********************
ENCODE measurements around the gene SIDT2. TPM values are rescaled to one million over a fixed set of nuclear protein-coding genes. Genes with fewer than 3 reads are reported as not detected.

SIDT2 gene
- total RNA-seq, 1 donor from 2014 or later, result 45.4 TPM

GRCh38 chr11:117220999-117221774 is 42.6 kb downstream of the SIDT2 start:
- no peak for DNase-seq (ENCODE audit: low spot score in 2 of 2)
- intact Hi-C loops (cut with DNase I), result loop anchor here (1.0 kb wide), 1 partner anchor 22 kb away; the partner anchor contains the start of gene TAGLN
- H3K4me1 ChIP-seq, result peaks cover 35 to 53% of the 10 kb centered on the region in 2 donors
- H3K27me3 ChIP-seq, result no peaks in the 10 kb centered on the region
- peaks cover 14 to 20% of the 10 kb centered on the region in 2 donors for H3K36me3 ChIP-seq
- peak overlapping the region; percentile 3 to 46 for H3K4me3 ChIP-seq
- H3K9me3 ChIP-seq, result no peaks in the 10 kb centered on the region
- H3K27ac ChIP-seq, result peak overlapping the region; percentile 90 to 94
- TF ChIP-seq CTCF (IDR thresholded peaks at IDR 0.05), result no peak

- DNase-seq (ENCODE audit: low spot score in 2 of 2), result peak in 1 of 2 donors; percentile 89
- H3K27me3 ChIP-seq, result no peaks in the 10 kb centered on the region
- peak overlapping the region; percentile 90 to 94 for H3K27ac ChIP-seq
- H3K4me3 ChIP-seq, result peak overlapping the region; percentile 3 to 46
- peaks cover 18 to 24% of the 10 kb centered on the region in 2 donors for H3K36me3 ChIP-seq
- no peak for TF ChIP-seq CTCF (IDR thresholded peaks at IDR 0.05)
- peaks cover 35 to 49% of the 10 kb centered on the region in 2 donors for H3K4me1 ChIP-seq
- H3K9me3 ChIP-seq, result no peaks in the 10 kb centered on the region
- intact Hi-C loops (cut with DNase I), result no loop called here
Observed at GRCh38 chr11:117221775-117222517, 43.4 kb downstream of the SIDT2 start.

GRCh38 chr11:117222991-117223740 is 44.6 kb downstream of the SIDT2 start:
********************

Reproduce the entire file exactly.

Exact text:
ENCODE measurements around the gene SIDT2. TPM values are rescaled to one million over a fixed set of nuclear protein-coding genes. Genes with fewer than 3 reads are reported as not detected.

SIDT2 gene
- total RNA-seq, 1 donor from 2014 or later, result 45.4 TPM

GRCh38 chr11:117220999-117221774 is 42.6 kb downstream of the SIDT2 start:
- no peak for DNase-seq (ENCODE audit: low spot score in 2 of 2)
- intact Hi-C loops (cut with DNase I), result loop anchor here (1.0 kb wide), 1 partner anchor 22 kb away; the partner anchor contains the start of gene TAGLN
- H3K4me1 ChIP-seq, result peaks cover 35 to 53% of the 10 kb centered on the region in 2 donors
- H3K27me3 ChIP-seq, result no peaks in the 10 kb centered on the region
- peaks cover 14 to 20% of the 10 kb centered on the region in 2 donors for H3K36me3 ChIP-seq
- peak overlapping the region; percentile 3 to 46 for H3K4me3 ChIP-seq
- H3K9me3 ChIP-seq, result no peaks in the 10 kb centered on the region
- H3K27ac ChIP-seq, result peak overlapping the region; percentile 90 to 94
- TF ChIP-seq CTCF (IDR thresholded peaks at IDR 0.05), result no peak

- DNase-seq (ENCODE audit: low spot score in 2 of 2), result peak in 1 of 2 donors; percentile 89
- H3K27me3 ChIP-seq, result no peaks in the 10 kb centered on the region
- peak overlapping the region; percentile 90 to 94 for H3K27ac ChIP-seq
- H3K4me3 ChIP-seq, result peak overlapping the region; percentile 3 to 46
- peaks cover 18 to 24% of the 10 kb centered on the region in 2 donors for H3K36me3 ChIP-seq
- no peak for TF ChIP-seq CTCF (IDR thresholded peaks at IDR 0.05)
- peaks cover 35 to 49% of the 10 kb centered on the region in 2 donors for H3K4me1 ChIP-seq
- H3K9me3 ChIP-seq, result no peaks in the 10 kb centered on the region
- intact Hi-C loops (cut with DNase I), result no loop called here
Observed at GRCh38 chr11:117221775-117222517, 43.4 kb downstream of the SIDT2 start.

GRCh38 chr11:117222991-117223740 is 44.6 kb downstream of the SIDT2 start: